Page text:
Taking a look at the opening bars of Shostakovichs' Symphony 5th and Beethovens' 7th symphony 4th movement (bar 136 onwards) see below they sound kind of similar.

Somebody suggested (Radio 3 I think) Shostakovich did this intentionally, but I cannot find anything to support this. What is the truth of it?

Shostakovich Shostakovich Beethoven Beethoven

  • 3
    thank you for this question, what ever the answer will be, I am very happy that there are questions like this. II've been the greatest fan of shostakovich since 1965. I wish I could have written this music! (Then I could probably tell you the answer. Thanks to you I have found this site: khanacademy.org/humanities/music/music-masterpieces-old-new/… Mar 26 '19 at 13:28
  • This question asks for both an opinion and resources. Neither opinions nor resource requests are on topic here. Mar 26 '19 at 19:09
  • The first interval in Shostakovich's piece is a minor 6th, the same interval played by the viola at measure 137 in Beethoven's piece. And both sections use a similar syncopated rhythm. But these aren't particularly unusual choices to make, so I'm not sure that the similarities are anything besides a coincidence.
    – Kevin
    Mar 26 '19 at 20:30
  • As Todd said - the question is asking for opinion and resources. Off topic. Closed as Opinion based.
    – Doktor Mayhem
    Mar 27 '19 at 9:45
  • @Todd Wilcox I was not asking for an opinion though people have given that I was asking whether this was Shostakovichs' intention. As to the references I would say any answer should supported by a reference where appropriate see answers on math.stackexchange.
    – onepound
    Mar 28 '19 at 10:13

Who is the "somebody" who suggested the connection?

Whilst Shostakovitch wrote deliberately, I don't think he wrote it trying to evoke the Beethoven:

  • The rhythmic emphasis is different - the Shostakovitch has a phrase with long notes starting on the beat, with a 32nd note just before the next strong beat. The Beethoven has the motion closer to the start of the phrase.
  • The Shostakovitch has canonical string entries - it's the same line with staggered entries. The Beethoven doesn't do that - the string entries aren't canonical.
  • They're harmonically different - the Shostakovitch is deliberately unsettling - you can't say for certain you're in a particular key. But the Beethoven sounds like one-chord-per bar - a completely different effect.
  • The Beethoven passage looks like the preparation for a key change, so it's context is different - it's intended as a connecting passage rather than as a presentation of new material. In the Shostakovitch, it's the opening of the movement, so it's definitely not just a "transition passage".
  • And finally the Shostakovitch sounds savage - again, completely different to the Beethoven.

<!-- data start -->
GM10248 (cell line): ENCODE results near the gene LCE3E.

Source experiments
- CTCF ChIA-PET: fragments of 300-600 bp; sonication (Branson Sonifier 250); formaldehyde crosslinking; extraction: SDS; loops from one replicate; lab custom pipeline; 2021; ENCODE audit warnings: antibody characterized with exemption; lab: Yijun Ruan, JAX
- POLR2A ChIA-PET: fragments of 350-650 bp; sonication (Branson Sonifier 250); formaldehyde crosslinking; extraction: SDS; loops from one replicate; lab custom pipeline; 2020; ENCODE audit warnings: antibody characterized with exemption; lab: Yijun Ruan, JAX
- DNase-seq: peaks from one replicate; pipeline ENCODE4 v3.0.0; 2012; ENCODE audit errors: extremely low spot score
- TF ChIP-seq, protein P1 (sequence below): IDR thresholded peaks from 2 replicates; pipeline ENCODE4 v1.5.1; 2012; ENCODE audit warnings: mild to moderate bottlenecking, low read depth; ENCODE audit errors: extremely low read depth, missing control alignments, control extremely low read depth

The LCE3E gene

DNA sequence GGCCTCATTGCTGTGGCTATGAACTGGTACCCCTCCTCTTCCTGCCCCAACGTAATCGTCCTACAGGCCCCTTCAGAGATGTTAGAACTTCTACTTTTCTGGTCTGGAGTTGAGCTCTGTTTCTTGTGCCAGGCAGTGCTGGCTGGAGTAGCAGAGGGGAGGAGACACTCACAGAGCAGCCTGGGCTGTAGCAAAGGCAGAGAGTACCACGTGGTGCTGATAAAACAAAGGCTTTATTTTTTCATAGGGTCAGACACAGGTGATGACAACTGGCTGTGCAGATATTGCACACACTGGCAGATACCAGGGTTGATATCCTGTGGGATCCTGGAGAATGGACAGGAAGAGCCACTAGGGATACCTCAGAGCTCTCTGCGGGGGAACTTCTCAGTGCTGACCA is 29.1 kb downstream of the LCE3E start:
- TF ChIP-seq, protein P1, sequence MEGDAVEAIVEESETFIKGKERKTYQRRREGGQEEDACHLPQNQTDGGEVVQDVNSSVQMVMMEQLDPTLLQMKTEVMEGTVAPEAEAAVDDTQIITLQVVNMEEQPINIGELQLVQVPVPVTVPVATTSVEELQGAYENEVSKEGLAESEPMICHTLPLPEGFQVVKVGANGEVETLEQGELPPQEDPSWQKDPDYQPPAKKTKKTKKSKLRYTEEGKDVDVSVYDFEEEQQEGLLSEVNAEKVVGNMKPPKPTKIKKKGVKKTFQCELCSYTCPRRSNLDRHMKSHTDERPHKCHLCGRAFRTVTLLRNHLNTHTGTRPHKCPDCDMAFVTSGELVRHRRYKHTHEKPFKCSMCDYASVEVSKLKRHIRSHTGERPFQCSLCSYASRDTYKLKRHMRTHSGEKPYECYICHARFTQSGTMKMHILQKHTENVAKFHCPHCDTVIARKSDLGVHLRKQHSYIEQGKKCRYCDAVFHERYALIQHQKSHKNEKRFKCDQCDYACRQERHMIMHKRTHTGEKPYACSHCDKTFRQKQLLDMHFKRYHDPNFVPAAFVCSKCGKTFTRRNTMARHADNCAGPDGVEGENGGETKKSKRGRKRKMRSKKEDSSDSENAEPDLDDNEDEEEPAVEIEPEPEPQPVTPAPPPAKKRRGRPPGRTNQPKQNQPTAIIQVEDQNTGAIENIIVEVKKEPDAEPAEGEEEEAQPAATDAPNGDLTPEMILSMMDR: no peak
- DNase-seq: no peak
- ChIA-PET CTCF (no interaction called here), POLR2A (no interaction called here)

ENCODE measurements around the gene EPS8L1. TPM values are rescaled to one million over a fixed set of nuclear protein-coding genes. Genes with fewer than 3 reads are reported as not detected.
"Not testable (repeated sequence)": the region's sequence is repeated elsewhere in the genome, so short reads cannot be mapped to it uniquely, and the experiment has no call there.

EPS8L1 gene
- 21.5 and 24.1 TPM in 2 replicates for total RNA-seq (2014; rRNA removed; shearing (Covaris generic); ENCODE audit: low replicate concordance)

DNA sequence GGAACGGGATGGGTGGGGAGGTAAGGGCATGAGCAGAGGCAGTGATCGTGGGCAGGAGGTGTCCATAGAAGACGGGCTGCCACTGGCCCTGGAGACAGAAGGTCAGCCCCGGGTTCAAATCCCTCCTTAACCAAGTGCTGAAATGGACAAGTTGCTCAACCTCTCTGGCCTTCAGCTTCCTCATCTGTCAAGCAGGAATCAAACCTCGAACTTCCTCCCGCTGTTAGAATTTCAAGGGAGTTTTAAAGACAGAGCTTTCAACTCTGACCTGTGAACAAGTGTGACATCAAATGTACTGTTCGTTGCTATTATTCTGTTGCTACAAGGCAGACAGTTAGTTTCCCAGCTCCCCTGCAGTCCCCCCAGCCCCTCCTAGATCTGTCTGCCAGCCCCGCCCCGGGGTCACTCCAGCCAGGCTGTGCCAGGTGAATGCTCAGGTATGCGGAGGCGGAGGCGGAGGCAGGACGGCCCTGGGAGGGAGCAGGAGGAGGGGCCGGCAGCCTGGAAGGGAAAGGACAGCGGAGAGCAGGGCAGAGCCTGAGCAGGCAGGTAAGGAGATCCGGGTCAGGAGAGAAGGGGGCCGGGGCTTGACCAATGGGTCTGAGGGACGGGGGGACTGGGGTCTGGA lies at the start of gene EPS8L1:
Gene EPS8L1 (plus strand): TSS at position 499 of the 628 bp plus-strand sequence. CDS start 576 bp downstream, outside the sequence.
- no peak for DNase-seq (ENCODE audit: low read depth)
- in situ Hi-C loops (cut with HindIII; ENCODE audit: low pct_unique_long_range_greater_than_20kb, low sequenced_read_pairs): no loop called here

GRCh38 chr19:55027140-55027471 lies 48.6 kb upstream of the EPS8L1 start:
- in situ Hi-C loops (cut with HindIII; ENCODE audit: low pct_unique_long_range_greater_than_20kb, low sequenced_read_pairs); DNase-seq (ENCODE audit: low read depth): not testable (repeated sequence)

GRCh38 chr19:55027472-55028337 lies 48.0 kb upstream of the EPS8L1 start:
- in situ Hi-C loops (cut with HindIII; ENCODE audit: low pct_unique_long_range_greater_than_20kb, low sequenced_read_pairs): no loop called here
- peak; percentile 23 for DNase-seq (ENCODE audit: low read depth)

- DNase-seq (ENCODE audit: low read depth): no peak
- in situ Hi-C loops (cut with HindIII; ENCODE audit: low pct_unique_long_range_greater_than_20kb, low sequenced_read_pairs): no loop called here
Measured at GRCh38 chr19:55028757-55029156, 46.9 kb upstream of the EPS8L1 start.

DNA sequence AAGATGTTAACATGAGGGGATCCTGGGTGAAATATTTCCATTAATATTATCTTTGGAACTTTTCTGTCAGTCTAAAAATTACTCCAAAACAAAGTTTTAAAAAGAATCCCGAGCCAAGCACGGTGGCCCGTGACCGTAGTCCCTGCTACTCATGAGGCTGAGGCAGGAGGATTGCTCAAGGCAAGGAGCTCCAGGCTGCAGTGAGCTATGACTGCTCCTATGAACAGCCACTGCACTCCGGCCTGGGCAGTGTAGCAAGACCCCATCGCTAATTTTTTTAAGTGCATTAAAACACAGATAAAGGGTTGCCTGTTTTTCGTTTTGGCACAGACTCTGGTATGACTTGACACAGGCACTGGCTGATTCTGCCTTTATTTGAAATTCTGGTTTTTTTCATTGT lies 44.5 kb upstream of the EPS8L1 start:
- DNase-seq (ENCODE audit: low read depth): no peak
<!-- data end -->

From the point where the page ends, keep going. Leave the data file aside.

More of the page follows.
The only justification I can see for drawing a comparison between the two is that they both feature high and low strings in a "conversational" passage. Apart from that, I just don't see it.

  • I think you really have to listen to it to see what the radio 3 presenter meant.
    – onepound
    Apr 22 '19 at 9:27

I don't believe that Shostakovich was thinking of Beethoven here. Of course he knew the 7th Symphony.

If anybody could answer this would be Gerard Schwarz. But he mentions the name of Beethoven only in another context. (2:06)

If you want to find an other similarity to Beethoven's 7th there is one in the accompaniment at 13:45, but this would be very, very searched.

I've copied here the whole subtitles:

(1:58) I think it's important to know that by the time we're here in 1937, composers were much freer about form. So, where Beethoven or Schuman pretty muchworked in the first movement in what we call sonata form where you have the exposition where all the material is exposed, the development, all that material is developed, and the recapitulation, where all that material is reprised; a composer like Shostakovich, yes, they did some of that, and sometimes they did it absolutely in an old fashioned way. Other times, it was very free form. This symphony's first movement, even though it feels very organic, it feels like it belongs the way it's written, is very much in the style of being free form. It begins in an interesting way.

("Symphony No. 5" by Dmitri Shostakovich)

(3:07) It's an introduction, but it's an aggressive introduction, and it's a canon. It starts with the cellos and the basses. They play this [gentle instrumental music], and then the violins play [gentle instrumental music], and then the cellos and basses [gentle instrumental music], and the violins [gentle instrumental music]. And then that canonic gesture carries on now.

  • As Brian analysis shows there are more differences than similarities in the passages. You don't have to be depth as most people won't here like it will sound. 2-3 points are obvious: The instrument setting (strings), the up mouvement in bigger intervals and the imitation. You could say it's a similar picture - but not more. Mar 26 '19 at 14:33
  • I don't think the wall of text adds anything, here. Nobody's going to read it and, if they did, they wouldn't get anything out of it because there's no indication of what parts of the music the words are referring to. Mar 26 '19 at 14:53
  • David, I will delete it later. OP and those who are interested can read it. The min. and sec. indicate the spoken text and the time in the video. Mind that not everyone here is english speaking and not everyone knows how to copy subtitles. Mar 26 '19 at 15:02
  • @DavidRicherby I read it and found it helpful. It gave me just enough context to be convinced the video sees no reason to even consider whether Shostakovich was trying to copy Beethoven. And it was much faster than watching an entire lecture.
    – Kevin
    Mar 26 '19 at 20:32

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